There is a way out of this ritualised annual deadlock at Drumcree

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It is that time of year again. Violence at Drumcree, on the edge of the mainly Protestant town of Portadown. Mayhem in parts of Belfast, where shattered glass and burnt-out vehicles litter the streets. Residents who have become all too wearily familiar with violence in the past three decades stay behind closed doors to shut out the lunatic chaos.

It is that time of year again. Violence at Drumcree, on the edge of the mainly Protestant town of Portadown. Mayhem in parts of Belfast, where shattered glass and burnt-out vehicles litter the streets. Residents who have become all too wearily familiar with violence in the past three decades stay behind closed doors to shut out the lunatic chaos.

The Orange parades - and attempted parades - in Portadown have had a dismal track record in recent years. This year has been no different. A (Protestant) mob hurled firecrackers and rocks and squirted acid at the (mostly Protestant) police who tried to keep them away from the nationalist enclave that is the Garvaghy Road. There has been gunfire, too, and there is a good chance that there will be yet more violence as the week goes on.

As ever in Northern Ireland, however, it is easy to miss the wood because of all the dark trees. The head of the Portadown Orange lodge, Harold Gracey, has seemed happy to stoke the fires. Crucially, however, the intransigence has not met with widespread Protestant applause, as would once have been the case.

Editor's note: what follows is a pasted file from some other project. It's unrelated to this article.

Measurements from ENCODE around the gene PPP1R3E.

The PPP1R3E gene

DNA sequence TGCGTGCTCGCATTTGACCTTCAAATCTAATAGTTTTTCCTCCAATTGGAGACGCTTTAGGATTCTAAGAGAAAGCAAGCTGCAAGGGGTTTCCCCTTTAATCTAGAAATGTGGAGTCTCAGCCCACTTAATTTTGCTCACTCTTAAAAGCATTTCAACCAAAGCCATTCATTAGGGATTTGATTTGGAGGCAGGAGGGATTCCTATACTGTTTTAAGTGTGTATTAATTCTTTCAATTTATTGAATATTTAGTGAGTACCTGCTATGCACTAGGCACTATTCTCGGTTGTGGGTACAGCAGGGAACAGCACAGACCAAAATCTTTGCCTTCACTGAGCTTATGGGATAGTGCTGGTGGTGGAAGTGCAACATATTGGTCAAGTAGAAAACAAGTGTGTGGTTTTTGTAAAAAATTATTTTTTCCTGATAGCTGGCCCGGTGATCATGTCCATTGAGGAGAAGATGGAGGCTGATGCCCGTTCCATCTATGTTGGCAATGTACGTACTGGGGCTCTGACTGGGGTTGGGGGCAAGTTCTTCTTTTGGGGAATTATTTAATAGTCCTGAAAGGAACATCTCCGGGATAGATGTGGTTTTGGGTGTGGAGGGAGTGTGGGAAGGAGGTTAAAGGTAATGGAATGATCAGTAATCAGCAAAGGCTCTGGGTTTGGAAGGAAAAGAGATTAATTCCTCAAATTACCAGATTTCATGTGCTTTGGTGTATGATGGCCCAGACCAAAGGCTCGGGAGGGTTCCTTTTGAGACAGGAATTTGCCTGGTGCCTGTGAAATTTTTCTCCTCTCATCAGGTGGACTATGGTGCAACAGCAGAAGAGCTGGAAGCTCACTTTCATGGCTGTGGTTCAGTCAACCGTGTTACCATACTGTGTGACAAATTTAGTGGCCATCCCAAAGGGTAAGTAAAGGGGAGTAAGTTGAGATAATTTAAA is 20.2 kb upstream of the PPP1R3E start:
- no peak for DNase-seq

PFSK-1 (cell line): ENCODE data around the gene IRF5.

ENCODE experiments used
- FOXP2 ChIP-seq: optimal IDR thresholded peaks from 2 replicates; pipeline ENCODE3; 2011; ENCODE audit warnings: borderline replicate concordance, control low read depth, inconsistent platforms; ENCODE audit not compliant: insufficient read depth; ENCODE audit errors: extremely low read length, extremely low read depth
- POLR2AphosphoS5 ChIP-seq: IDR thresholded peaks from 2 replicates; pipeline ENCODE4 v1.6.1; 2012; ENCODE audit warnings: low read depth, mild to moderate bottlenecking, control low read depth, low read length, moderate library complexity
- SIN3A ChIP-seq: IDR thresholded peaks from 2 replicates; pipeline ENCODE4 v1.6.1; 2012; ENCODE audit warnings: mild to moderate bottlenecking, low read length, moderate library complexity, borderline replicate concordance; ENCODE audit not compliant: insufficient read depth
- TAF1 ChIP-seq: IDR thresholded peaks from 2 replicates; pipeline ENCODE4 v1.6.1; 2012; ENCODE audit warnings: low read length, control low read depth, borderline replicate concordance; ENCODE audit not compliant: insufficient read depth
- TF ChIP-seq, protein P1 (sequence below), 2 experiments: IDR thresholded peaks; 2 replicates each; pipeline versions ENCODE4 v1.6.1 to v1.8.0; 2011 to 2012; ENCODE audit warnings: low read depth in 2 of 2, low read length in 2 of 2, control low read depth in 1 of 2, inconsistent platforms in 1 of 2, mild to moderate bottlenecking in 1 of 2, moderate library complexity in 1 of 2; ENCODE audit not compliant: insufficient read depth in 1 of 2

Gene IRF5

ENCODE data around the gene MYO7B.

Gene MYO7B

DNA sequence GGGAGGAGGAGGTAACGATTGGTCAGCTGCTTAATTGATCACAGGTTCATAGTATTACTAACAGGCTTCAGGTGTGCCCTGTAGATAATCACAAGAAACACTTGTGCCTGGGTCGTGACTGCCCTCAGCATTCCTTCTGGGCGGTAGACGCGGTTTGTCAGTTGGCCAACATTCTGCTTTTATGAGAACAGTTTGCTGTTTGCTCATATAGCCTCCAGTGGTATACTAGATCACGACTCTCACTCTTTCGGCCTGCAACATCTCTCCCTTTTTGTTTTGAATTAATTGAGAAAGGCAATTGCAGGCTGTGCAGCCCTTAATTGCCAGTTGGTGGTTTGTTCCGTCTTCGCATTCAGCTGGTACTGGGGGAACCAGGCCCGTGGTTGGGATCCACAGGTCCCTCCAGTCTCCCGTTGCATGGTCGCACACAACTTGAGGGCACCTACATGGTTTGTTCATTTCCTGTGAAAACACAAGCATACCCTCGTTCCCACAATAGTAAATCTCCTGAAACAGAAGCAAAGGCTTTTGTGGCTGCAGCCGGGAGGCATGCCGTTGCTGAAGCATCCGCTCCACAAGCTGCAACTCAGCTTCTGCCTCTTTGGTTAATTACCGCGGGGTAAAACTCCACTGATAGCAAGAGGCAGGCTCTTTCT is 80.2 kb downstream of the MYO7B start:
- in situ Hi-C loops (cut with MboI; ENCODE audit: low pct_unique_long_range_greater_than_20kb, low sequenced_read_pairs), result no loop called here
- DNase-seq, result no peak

Gradually - and it could not be otherwise; to have expected the change to happen overnight would have been absurd - Protestants have begun to learn that an absolute "no surrender" attitude means that they lose more than if they offer nuggets of compromise. The virtuous circle of compromise is by no means complete. None the less, the progress in recent months has been clear. The Unionists now regularly talk to Sinn Fein, while on the nationalist side, the IRA have finally begun to deliver on their promise to put weapons beyond use.

All this is underpinned by the growing acknowledgement on the part of both communities that movement for the other side is painful. Tony Holland, the impressive chairman of the Parades Commission, points out that the issue at Drumcree is not competing rights or interests (though it may sometimes seem that way), but competing identities. Orangemen are determined to maintain their traditions, and believe that any restraint on their right to march is an affront to those traditions and thus to their identity. The nationalists on Garvaghy Road feel, in Mr Holland's phrase, "isolated and under siege", because the marches are seen as "provocative and devoid of any respect for the community on which they impinge".

The commission has offered what it calls a road map for the immediate future. The most important point about that road map is the implication that it leads towards a future and not into a political cul-de-sac. Just a few years ago, compromise on either side seemed unthinkable. It was a question of Them or Us; the possibility of finding a middle way on the Portadown marching season seemed as ludicrous as the suggestion that (to take an obviously unreal example) the IRA might one day allow inspectors to examine and seal up an IRA arms dump.

The commission, while banning Sunday's march, dangled the possibility that marches may be possible in the months to come, if both sides learn not to provoke the other. It still sounds like fantasy; many on the streets of Portadown would insist that it is fantasy. But we must not allow ourselves to forget how many utopian fantasies have in the past few years become real. In short: optimism still has a future.

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